Some vendors offer FIPS 140-2 certified SSDs to consumers who wish to securely store and access data at rest. Originally created for government agencies and contractors, FIPS is now used by professionals in many non-governmental industries like healthcare, finance and tech. But why should you buy FIPS-Certified SSDs instead of purchasing FIPS-Compliant drives? We underscore the value of exhaustively tested and proven secure solid state drives below.

Answering Your FAQs About FIPS-Certified SSDs

First, let’s answer a few frequently asked questions about FIPS Certification and SSDs.

What Are SSDs?

SSDs are solid state drives. Solid state drives were originally developed in the 1970s—just a few decades after HDDs became commercially available. The original solid state drives were quickly followed by flash SSDs in the 1980s.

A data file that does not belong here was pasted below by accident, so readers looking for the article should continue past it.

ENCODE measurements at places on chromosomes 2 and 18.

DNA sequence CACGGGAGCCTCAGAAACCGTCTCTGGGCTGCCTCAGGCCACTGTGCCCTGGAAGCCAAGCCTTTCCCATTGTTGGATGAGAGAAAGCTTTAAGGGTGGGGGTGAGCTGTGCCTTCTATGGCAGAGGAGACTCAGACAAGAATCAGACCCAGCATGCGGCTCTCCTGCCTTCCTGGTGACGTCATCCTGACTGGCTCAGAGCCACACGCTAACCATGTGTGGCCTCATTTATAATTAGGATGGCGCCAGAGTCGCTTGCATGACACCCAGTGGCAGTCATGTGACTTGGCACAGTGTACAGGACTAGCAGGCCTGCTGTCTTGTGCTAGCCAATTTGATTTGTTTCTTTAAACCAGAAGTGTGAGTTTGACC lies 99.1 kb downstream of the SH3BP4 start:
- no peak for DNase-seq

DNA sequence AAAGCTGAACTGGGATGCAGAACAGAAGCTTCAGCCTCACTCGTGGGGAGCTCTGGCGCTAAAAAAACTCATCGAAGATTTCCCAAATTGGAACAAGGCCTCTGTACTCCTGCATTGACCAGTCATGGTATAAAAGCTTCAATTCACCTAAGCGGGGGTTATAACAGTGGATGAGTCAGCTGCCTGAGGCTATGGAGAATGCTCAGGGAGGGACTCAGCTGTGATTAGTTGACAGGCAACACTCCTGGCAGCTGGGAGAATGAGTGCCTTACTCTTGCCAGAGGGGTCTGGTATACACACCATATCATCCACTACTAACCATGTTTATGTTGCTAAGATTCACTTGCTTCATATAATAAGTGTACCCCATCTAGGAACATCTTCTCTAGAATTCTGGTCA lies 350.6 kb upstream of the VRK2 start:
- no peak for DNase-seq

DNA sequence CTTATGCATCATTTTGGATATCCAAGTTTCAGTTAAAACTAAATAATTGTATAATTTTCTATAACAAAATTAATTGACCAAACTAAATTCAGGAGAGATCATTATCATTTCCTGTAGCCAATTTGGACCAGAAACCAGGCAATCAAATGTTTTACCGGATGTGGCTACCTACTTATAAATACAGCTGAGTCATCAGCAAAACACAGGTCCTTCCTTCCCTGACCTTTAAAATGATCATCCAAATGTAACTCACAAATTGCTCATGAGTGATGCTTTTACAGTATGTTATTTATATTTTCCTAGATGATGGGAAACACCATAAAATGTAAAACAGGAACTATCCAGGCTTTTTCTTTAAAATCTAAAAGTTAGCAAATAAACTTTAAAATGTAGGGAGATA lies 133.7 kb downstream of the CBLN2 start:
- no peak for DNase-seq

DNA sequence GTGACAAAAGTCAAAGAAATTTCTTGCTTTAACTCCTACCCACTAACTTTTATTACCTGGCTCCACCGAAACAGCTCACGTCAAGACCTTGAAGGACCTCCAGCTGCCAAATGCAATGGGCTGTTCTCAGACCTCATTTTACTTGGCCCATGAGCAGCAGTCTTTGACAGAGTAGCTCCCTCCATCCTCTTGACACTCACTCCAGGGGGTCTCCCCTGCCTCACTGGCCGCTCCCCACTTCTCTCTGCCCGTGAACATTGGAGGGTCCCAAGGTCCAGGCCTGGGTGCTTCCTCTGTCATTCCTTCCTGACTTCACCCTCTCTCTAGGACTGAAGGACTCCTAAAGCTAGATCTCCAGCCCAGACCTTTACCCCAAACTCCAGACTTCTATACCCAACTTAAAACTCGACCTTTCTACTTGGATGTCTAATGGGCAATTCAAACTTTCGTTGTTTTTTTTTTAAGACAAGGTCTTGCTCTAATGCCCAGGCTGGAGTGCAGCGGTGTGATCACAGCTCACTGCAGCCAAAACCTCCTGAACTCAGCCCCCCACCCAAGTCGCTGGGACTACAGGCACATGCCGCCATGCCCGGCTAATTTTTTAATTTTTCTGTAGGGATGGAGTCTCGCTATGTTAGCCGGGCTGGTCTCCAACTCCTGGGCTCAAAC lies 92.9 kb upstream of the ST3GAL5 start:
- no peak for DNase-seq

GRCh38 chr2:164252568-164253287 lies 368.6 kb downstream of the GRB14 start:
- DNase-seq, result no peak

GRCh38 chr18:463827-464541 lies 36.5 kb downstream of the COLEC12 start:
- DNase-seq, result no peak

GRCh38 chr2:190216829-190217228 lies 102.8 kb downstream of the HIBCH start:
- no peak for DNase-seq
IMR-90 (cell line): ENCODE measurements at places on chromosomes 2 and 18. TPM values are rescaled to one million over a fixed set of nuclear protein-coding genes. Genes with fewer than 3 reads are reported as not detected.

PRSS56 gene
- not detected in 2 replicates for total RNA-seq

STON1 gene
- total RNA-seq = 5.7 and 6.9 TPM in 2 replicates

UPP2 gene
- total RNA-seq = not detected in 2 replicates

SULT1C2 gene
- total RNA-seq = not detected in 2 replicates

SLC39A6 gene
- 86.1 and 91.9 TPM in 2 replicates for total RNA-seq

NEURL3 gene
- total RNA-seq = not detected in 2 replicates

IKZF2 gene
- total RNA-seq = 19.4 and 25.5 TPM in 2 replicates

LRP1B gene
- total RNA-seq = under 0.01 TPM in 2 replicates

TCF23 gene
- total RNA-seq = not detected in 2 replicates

Unlike traditional HDDs, today’s SSDs are small, portable, durable and far more shock-resistant. Many 21st century SSDs offer high-capacity storage, while also retrieving data far faster than previous iterations. Our self-encrypting solid-state drives allow for secure DAR storage.

DIGISTOR SSDs are commonly used in laptops (both rugged and standard), desktops, military UAVs and other devices that require secure data storage.

What is FIPS Certification?

FIPS stands for “Federal Information Processing Standard.” According to the National Institute of Standards and Technology, “FIPS are standards and guidelines for federal computer systems.”

These standards were developed by the NIST “in accordance with the Federal Information Security Management Act (FISMA).” They are also “approved by the Secretary of Commerce.” These government computer security standards specify requirements for cryptographic modules used in systems to protect sensitive information.